26 December 2010

Lessons from "Little Women"

I didn't grow up with cable, so Christmas never included 24 hours straight of "The Christmas Story" or any other countless holiday movies. But it is certainly one aspect of Christmas that I enjoy now. So when I laid down one night and saw that Louisa May Alcott's "Little Women" was on, I was thrilled. I remember really liking the movie when I was younger, but I seemed to get so much more out of it this time. There were a few things that really struck me this time. I don't know if it is because I am getting old, or if it the phase of life I am in, but I wanted to share.

1- Simplicity - I loved all the Christmas decorations: the hand-tied garland that flanked every entryway, the bows tied from left-over red scraps. I am so often ashamed by my ridiculous amount of possessions, purchased for a ridiculous amount of money at some store, or from some garage sale. After watching the movie, I was inspired to make my own wreath. Something I have always wanted to do. It wasn't crazy hard, it didn't take forever, but it certainly took time. It took energy, and I ended up with something I was proud to put on my door. But what if I had to make everything I used? Every article of clothing that had to be cut and sewn? Every grain of wheat that had to be harvested, dried and ground? Would I think twice about my "needs"? Something as simple as chicken stock, bread, pasta, butter - what if I had to make these things everytime you wanted it? Perhaps I would be more cautious of the things I use.

2- Simple Food - The March family has fallen on hard times during the war, as has the whole community. On Christmas morning they lay a breakfast spread that each girl marvels at. The main delight? Bread with butter. Later, Joe is in New York and has meet Prof. Bear. At one point he hands her a gift - a simple orange. Later that night she writes by candlelight while eating her pealed orange. Would I be satisfied with a simple orange as my bedtime snack? I think about my options each night for a snack. The food in my fridge, freezer and pantry could probably feed my family for weeks, maybe months. I work hard to make simple, unprocessed foods for my family. Yet thinking about this made me realize just how far from "simple" I live.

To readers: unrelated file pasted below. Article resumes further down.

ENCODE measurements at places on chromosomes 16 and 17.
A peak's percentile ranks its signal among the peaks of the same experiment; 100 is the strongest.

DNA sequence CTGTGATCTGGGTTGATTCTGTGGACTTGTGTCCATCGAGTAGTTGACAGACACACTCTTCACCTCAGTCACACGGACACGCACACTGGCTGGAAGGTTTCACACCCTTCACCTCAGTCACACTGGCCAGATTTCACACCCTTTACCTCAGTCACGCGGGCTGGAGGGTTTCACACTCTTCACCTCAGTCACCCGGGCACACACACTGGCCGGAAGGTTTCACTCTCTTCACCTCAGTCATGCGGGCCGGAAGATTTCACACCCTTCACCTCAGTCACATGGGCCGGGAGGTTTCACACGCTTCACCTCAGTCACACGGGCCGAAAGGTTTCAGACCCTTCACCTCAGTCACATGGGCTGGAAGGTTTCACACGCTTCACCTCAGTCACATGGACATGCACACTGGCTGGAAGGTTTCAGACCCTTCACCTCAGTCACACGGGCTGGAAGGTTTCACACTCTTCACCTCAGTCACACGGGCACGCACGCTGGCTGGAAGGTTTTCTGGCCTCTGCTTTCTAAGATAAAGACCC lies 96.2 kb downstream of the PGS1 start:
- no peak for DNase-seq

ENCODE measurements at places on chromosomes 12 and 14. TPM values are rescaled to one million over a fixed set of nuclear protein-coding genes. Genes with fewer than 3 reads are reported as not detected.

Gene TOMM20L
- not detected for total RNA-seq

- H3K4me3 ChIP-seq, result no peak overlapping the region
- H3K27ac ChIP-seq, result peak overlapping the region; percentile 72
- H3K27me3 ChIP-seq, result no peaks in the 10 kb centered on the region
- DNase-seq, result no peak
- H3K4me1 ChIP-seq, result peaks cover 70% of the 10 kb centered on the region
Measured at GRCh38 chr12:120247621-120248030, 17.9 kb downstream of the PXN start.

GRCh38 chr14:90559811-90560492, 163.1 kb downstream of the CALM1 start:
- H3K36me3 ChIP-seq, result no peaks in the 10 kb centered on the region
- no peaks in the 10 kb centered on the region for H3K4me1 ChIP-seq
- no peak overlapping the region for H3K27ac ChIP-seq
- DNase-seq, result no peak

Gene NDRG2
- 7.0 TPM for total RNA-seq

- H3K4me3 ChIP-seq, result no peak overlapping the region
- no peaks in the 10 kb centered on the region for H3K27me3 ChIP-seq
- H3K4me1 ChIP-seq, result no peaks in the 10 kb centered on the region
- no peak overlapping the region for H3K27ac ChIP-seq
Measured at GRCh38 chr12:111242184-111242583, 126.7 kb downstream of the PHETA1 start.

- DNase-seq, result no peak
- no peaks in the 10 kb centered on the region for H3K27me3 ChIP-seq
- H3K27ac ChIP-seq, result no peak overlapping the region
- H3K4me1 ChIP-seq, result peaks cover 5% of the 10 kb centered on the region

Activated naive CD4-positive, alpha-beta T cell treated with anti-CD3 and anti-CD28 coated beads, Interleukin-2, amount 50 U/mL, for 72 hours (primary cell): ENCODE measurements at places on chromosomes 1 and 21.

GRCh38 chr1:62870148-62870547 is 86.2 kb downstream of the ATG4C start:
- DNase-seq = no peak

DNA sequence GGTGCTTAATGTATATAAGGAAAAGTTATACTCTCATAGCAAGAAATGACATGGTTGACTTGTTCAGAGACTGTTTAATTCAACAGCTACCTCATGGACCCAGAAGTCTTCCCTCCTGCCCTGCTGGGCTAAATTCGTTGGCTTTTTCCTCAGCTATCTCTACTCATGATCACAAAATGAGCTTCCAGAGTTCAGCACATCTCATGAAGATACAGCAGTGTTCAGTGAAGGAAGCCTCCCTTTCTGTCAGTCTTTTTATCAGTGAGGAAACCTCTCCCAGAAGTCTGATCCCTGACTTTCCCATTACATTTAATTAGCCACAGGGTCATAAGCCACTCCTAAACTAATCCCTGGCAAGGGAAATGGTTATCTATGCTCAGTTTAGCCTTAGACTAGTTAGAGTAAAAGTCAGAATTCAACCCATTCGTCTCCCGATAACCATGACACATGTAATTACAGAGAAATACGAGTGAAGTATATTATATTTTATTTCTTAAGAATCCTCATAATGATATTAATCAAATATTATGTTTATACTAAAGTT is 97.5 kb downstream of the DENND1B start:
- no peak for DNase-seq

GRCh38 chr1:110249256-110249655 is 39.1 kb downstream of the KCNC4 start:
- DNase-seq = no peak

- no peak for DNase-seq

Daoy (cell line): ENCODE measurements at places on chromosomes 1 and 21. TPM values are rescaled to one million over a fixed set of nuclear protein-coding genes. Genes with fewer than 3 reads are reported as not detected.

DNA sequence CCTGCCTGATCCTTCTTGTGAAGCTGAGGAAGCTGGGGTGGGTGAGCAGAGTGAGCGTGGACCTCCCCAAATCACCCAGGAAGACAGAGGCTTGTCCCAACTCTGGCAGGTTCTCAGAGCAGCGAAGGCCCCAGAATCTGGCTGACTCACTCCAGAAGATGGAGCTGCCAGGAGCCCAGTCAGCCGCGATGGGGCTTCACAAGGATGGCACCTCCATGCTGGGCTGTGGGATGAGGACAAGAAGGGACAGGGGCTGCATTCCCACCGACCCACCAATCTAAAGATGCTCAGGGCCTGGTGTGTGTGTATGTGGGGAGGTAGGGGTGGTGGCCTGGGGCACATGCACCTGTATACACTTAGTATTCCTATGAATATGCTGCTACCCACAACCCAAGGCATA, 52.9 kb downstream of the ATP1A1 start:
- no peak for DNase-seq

3- Some things don't change - I never liked Amy, in the book or the movie. I still remember reading the book as a child, and throwing the book across the room when Amy marries Laurie. And I was so upset when she waisted a whole months rag money on limes. What a silly desire. But don't we all do that, buy into something simple that every one else wants? I do it. The "all natural" looking toys I like my children to have, trendy clothes, a well-designed home. These are my 26 limes that cost my family a whole months rag money.

4- I am old - I remember watching this movie when I was in highschool, and I was not satisfied at all when Joe ended up with Prof. Bear. Why? Because Laurie was a young, energetic character while Prof. Bear was old. What happened when I watched it this time? Somehow Prof Bear wasn't so old. He was charming, intelligent, and sophisticated. The movie certainly didn't change, it must be me. I must be getting old, because the ending was so much more satisfying this time.

I watched the movie with Annalia this time. I know it was silly, to think that she would enjoy it at her age. She didn't. She kept asking if we could watch "An American Tale" instead. I really hope I didn't ruin it for her. At the end, she said "I didn't like that movie." Probably had something to do with Joe (a boy's name) ending up with the old guy.